AP Photo/David Zalubowski
- More consumers than usual bought out their vehicle leases during the pandemic.
- Looking for a new car meant inventory and pricing battles, so they kept the ones they had.
- That means few new-ish cars on the used market.
All sorts of car-buying dynamics changed as a result of the pandemic. The way drivers acted when their car leases ended is no exception.
For more than two years, car-buyers faced low vehicle inventory and high new and used car prices. They might have gone to a dealership and not been able to find what they wanted, or paid more than they wanted for something that had fewer features than they needed.
As a result, many consumers with ending leases decided to buy out their cars instead of returning them and facing the markups and limited options of a strapped market.
Plus, a portion bought their car hoping to earn a nice chunk of change if they flipped it quickly, given how much the vehicle might have appreciated.
In general, a lot of folks who would have turned their leased vehicles back in, didn’t, and leasing habits continue to shift. In 2025, there will be 30% fewer lease maturities (or vehicles coming off a lease contract) than in 2022, according to Cox Automotive estimates. That’s about 1.1 million fewer cars entering the used market.
In 2019, about 30% of all new vehicle retail sales were leases versus being bought outright. Now it’s closer to 15 to 20%, Cox senior economist Charlie Chesbrough said at a recent Federal Reserve Bank of Chicago annual auto insights symposium in Detroit. All of those dynamics, combined with high used vehicle prices, spell trouble.
“All of this really means that the normal supply feeds into the used vehicle market are down substantially,” he said. “This is going to have huge ramifications for the used vehicle market over the next couple years.”
Car-buyers face challenges in the used vehicle space
Used vehicle prices have been through the roof for some time. They were up 45% in the 12 months ending June 2021.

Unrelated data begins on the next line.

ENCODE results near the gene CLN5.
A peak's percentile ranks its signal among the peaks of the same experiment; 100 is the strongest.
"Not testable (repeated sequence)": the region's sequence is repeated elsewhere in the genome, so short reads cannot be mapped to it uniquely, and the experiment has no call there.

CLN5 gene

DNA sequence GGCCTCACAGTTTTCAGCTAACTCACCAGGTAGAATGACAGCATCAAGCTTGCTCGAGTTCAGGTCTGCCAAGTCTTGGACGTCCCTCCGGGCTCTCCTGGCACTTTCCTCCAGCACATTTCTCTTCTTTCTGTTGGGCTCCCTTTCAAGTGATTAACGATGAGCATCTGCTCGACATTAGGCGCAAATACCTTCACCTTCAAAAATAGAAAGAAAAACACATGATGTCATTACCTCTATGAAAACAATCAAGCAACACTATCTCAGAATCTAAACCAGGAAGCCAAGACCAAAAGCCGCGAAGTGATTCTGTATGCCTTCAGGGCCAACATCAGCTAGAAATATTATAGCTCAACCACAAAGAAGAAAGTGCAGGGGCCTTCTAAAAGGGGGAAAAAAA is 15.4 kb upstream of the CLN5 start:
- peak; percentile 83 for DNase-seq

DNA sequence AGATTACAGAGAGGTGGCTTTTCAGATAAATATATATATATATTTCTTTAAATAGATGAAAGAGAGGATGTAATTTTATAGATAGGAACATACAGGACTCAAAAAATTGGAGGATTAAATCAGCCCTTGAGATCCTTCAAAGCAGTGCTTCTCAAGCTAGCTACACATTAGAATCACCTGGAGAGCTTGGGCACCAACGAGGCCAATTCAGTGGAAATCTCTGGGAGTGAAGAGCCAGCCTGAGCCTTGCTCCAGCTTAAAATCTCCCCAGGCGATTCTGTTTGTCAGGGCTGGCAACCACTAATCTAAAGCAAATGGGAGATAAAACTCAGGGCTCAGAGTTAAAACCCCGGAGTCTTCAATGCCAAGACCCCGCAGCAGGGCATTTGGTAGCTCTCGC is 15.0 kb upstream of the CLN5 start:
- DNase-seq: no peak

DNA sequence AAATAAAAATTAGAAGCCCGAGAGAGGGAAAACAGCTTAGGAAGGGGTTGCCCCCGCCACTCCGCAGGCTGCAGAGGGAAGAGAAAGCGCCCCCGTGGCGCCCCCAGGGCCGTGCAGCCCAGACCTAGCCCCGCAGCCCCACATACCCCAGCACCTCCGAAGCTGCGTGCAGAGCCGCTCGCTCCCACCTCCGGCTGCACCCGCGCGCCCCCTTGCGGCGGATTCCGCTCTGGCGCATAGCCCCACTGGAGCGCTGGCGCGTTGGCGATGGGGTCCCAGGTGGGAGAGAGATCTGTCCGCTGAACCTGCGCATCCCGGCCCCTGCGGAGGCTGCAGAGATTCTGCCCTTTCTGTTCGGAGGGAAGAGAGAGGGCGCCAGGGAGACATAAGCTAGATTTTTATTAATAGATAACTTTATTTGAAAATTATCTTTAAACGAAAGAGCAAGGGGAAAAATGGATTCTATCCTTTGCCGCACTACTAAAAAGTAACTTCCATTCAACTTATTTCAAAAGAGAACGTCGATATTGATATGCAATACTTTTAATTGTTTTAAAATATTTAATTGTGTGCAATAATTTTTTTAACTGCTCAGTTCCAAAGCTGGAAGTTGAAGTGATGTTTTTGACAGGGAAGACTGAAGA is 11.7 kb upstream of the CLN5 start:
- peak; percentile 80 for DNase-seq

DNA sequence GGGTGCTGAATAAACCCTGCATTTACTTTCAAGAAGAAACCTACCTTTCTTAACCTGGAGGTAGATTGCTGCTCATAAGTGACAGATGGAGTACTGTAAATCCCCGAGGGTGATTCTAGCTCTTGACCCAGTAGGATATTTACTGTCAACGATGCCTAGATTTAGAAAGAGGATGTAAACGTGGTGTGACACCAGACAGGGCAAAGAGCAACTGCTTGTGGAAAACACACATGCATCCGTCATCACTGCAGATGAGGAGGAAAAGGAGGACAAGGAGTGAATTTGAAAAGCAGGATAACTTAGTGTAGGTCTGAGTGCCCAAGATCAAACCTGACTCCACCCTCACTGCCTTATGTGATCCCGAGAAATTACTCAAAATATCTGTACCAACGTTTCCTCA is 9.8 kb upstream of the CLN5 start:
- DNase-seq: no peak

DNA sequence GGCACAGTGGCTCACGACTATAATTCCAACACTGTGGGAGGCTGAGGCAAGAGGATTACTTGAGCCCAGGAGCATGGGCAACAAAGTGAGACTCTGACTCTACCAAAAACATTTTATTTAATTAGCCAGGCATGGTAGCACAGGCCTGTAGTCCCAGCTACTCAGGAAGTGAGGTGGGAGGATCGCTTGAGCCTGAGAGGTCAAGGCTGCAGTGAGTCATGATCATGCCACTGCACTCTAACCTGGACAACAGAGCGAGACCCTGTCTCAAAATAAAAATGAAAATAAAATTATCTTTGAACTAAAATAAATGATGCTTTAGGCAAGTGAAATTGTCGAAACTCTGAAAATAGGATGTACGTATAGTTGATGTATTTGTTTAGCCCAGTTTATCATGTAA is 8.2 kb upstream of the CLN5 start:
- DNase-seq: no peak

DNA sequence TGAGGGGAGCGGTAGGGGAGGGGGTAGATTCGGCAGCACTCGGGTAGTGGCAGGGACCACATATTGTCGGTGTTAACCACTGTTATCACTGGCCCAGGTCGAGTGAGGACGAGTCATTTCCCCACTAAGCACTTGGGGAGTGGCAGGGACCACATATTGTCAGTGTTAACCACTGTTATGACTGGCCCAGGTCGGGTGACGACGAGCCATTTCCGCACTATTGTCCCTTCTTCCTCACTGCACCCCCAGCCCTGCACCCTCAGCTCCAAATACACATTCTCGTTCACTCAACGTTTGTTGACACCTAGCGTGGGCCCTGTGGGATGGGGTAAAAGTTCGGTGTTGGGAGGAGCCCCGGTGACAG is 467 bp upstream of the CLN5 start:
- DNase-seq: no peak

Prices have been decreasing slightly, with the average cost at about $27,143 in December, per Cox.
But the dynamic of fewer leased vehicles coming into play for consumers compounds the impact of these hefty price tags.
Over the next three years, there will be 2.5 million fewer vehicles that would have come off a lease than they were from 2020 to 2022.
Fewer used vehicles means inventory problems could remain — and thus, pricing battles, especially next year and in 2025.
“People are looking for affordability, they’re looking for a way to get a newish-type vehicle, there’s not going to be many of them out there,” Chesbrough said. “This is an opportunity for the manufacturers to get more aggressive on pricing if they want to really boost sales.”
Leasing changes aren’t the only impact on the used car market
This decrease in recently turned-in leases as used inventory isn’t the only shift. High costs across the board have cut some consumers out of the market entirely, and in general, many are just keeping the cars they have longer, and pouring more money into maintenance.
That, too, influences what will end up in the market. It won’t be two- or three-year-old, lower-mileage former leases — it’s likely to be high-mileage, much older vehicles. The average age of a car in the US hit a peak of 12.2 years in 2022, per S&P Global Mobility.